What is the end game? Why subvert individual rights, dilute voting rights, gerrymandering, billionaire favor? Historian and Harvard professor Jill Lepore weighs in with her thoughts on her latest Pushkin/BBC Series about Elon Musk, episode #5 of “The Evening Rocket.”

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“It’s a weird thing about being a historian, everything reminds you of something else. […] ‘Muskism’ asks us always to picture the future, but I find it hard not to keep picturing the past, yanked back, lassoed by likenesses. […] The people with the most money shouldn’t get to decide what happens on earth, or on the moon, or in the skies, or on mars, or any where. To me the largest story about the rise of ‘Muskism’, extravagant extreme fantastic capitalism, is its anachronism. I can’t tell you anything about the future of ‘Muskism,’ but it strikes me that for all its obsession with the future, ‘Muskism’ is trapped in the past. Elon Musk is a visionary, but what I’ve come to believe doing the research for the series is that those visions come from a future first imagined in science fiction long, long ago. Decades, sometimes more than a century ago, rockets to Mars, electric cars, cyptocurrency, a future without governments or banks, a future where engineers and scientists, and only engineers and scientists, have the answers. A future whose long dead authors very often pictured a world where the poor and powerless and the robots know their place, and it is

to serve the powerful quietly and obediently and without daring to claim sovereignty, or independence, or even intelligence.

This future was imagined by a very tiny number of men during an age of imperialism, before women could vote, an age of staggering economic inequality and brutal racial injustice, in an age of pandemic disease, unraveling democracies, and world war.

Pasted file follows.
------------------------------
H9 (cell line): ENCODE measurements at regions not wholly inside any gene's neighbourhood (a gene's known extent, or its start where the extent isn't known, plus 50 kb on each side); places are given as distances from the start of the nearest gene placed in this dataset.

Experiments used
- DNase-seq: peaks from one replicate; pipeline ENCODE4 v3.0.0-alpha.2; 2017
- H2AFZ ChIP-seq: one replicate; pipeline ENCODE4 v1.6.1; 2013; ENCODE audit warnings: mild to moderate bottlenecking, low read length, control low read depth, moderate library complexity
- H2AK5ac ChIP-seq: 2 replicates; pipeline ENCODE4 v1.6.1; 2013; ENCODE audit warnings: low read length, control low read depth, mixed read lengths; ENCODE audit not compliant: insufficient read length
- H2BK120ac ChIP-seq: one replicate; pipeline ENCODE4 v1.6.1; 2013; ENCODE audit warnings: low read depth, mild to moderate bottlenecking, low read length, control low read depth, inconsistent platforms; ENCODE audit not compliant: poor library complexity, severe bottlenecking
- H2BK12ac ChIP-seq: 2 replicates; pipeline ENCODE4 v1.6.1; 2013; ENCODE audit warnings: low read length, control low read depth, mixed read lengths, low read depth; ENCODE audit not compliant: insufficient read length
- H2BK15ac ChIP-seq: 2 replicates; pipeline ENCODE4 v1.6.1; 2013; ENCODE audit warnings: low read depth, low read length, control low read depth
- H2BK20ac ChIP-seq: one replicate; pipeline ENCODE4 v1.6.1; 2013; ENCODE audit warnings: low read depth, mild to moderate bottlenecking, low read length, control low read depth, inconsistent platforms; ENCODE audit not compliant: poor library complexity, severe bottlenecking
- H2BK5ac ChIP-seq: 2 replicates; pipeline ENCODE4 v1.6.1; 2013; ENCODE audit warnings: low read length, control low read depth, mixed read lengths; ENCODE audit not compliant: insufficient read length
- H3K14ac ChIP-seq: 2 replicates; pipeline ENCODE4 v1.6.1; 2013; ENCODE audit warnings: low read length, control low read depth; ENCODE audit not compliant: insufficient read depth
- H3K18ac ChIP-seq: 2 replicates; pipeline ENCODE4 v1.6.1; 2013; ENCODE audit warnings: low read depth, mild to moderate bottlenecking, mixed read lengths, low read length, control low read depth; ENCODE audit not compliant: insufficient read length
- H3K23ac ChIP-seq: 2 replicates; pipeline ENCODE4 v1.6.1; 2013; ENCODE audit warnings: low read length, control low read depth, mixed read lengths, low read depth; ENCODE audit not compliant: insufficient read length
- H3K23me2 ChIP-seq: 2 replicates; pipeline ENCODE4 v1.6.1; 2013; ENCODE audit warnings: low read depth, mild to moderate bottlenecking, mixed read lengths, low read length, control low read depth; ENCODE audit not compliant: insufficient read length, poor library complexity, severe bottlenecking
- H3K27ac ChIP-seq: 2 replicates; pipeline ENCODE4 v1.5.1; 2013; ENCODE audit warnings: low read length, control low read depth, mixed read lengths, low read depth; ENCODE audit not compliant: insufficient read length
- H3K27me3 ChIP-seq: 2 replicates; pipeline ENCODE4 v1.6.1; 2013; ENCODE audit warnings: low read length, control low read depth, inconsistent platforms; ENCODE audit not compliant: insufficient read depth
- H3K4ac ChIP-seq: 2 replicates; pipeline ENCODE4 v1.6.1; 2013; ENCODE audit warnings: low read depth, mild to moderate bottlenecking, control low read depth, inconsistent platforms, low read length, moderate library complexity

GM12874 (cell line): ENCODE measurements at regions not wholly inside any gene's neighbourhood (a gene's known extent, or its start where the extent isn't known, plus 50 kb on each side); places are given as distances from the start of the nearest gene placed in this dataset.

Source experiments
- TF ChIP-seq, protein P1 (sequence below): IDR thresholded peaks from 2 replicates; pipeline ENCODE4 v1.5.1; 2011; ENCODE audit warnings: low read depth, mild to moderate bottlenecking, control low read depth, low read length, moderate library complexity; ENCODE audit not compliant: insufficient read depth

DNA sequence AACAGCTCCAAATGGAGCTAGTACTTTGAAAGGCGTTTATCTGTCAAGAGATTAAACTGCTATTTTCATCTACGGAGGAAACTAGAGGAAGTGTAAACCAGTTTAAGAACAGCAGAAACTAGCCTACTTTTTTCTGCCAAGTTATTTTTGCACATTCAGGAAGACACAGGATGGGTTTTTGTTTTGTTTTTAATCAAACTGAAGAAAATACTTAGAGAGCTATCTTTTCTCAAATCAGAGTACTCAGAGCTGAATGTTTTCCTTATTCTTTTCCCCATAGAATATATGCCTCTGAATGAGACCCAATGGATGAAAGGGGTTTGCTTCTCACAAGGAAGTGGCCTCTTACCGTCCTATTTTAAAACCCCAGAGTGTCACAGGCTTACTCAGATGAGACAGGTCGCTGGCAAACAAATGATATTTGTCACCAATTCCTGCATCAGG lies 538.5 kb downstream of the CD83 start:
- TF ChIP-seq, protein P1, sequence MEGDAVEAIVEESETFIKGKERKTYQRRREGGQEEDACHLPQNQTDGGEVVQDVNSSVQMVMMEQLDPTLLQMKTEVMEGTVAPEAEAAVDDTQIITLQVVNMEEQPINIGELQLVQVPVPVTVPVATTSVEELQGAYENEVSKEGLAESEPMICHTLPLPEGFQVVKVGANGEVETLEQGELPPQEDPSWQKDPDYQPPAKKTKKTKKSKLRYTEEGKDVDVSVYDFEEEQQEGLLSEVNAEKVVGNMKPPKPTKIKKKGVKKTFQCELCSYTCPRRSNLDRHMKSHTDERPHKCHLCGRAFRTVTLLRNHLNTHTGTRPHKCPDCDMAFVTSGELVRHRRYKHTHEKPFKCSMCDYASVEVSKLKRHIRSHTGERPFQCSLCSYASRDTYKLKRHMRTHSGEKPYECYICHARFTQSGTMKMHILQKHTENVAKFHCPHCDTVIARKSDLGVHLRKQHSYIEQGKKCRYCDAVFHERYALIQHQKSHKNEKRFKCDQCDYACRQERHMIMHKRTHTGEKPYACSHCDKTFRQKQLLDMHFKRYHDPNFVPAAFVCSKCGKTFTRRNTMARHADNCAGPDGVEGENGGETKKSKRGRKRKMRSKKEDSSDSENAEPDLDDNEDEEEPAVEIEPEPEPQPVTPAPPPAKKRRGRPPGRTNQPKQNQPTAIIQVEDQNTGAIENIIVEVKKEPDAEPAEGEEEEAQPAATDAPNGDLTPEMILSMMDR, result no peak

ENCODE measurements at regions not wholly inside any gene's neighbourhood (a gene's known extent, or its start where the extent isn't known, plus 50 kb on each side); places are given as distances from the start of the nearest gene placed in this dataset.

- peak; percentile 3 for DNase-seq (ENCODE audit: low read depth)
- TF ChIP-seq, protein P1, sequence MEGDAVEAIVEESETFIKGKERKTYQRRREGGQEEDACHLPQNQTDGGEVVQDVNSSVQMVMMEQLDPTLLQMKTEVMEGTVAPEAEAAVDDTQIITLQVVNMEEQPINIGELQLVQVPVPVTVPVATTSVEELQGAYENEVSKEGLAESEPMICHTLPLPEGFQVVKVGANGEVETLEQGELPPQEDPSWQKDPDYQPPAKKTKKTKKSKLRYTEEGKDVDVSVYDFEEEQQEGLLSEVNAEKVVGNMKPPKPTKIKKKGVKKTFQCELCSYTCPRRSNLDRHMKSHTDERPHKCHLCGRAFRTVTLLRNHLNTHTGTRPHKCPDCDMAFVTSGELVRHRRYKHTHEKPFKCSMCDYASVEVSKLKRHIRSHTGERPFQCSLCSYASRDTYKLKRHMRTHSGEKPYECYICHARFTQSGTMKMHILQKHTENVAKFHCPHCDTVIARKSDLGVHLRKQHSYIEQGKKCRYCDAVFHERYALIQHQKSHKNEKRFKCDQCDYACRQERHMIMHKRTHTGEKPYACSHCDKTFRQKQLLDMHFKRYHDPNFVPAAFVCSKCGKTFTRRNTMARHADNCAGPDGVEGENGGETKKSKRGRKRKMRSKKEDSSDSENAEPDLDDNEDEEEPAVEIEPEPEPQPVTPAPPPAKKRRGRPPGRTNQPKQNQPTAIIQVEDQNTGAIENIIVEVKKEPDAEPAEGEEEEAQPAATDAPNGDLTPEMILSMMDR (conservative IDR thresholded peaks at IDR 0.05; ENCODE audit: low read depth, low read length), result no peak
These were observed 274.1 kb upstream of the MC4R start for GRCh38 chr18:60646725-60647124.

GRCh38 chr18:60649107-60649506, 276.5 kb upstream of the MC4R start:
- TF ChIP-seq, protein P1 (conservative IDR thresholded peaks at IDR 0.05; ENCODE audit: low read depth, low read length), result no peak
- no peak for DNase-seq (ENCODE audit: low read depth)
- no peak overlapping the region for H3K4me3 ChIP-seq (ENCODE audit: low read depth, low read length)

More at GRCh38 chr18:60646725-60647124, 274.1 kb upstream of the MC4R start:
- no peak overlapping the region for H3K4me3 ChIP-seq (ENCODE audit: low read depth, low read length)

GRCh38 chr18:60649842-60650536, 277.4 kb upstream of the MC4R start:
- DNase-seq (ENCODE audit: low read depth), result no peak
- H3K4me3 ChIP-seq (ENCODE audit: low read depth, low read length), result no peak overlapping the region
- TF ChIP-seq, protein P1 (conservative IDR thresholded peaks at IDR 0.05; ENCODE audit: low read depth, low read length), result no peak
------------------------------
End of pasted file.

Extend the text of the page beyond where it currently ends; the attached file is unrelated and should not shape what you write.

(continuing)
The present is tough, but that past is passed, and I don’t ever want it to be the future again.”


 

R A I N

November 14, 2021

Dear Beloved,

In the midst of my pain, give me comfort.
In the midst of my sorrow, give me peace.
In the midst of my brokenness, give me wings.
For You are the author of miracles
and I need one now.

We are spirit and thus we are more than the world.

-Marianne Williamson

Center for Action and Contemplation, New Mexico

Cultivating Radical Compassion

Author Tara Brach is a skilled psychotherapist and meditation teacher who has developed countless ways to help her students transform their suffering not only for their own sake but on behalf of the world. Over the last seventeen years she has focused particularly on the RAIN meditation practice, [1] which “cultivates a trust in our own basic goodness and by extension helps us recognize and trust that same light shining through all beings.”  Brach suggests:   

When you are caught in difficult emotions, the RAIN meditation can bring you back to a wise and compassionate presence. Give yourself a few moments to pause and turn inward.

R   Recognize what is happening. Mentally whisper whatever you are aware of: fear, anger, hurt, shame.

A   Allow. Let whatever you are feeling be here, without judging it, trying to fix it, or ignoring it. Simply pause and “let be.” You might whisper “This too belongs.”

I   Investigate. With curiosity, feel into your body—your throat, chest, belly. Discover where the emotions live inside you. You might gently place a hand wherever feelings are strongest. Sense what is needed or being asked for right now. Is it love? Forgiveness? Acceptance? Understanding?

N   Nurture. Offer care to feelings of vulnerability, hurt, or fear. Let the touch of your hand be tender, and send whatever message might most offer healing. You can imagine this coming from your own awake heart or from another being (friend, grandparent, spiritual figure, dog) you trust and love.

After the RAIN: Take some moments in stillness, simply sensing the quality of presence that has unfolded. Notice the shift from when you started (an angry or fearful or victimized self) to the compassionate awareness that is always here. 

[1] To learn more about the RAIN meditation, see Tara Brach’s book Radical Compassion: Learning to Love Yourself and Your World with the Practice of RAIN (Viking: 2019). For online RAIN resources, visit tarabrach.com/RAIN